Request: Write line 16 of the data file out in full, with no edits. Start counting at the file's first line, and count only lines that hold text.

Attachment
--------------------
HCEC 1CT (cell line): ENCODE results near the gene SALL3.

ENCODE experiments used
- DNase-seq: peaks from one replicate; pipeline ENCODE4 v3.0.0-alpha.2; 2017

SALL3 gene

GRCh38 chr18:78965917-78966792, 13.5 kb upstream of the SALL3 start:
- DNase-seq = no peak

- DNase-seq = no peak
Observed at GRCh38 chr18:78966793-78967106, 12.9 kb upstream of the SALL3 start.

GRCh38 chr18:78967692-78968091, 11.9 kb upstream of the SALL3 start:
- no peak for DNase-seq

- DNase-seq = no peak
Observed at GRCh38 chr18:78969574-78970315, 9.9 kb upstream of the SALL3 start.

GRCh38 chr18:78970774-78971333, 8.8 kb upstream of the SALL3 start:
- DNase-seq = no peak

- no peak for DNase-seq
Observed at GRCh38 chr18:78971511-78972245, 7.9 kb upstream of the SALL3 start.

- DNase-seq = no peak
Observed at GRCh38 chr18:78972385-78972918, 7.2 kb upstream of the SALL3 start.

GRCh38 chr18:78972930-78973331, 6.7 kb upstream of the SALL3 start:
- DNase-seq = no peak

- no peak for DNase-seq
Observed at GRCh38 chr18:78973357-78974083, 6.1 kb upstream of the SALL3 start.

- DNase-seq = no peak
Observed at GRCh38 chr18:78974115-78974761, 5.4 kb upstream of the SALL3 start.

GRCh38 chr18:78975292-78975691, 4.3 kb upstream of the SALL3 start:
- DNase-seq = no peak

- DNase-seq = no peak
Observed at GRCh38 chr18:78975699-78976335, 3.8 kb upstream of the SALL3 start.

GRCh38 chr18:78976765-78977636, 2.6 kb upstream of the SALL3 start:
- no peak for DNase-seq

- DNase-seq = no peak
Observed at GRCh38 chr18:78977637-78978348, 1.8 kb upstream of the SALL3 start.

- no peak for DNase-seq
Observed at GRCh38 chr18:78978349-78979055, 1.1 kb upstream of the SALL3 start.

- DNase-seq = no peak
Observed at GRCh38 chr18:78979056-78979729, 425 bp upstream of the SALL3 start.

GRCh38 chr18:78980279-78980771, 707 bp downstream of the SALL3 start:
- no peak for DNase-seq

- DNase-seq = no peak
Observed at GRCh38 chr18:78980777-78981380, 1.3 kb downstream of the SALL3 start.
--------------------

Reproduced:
Observed at GRCh38 chr18:78971511-78972245, 7.9 kb upstream of the SALL3 start.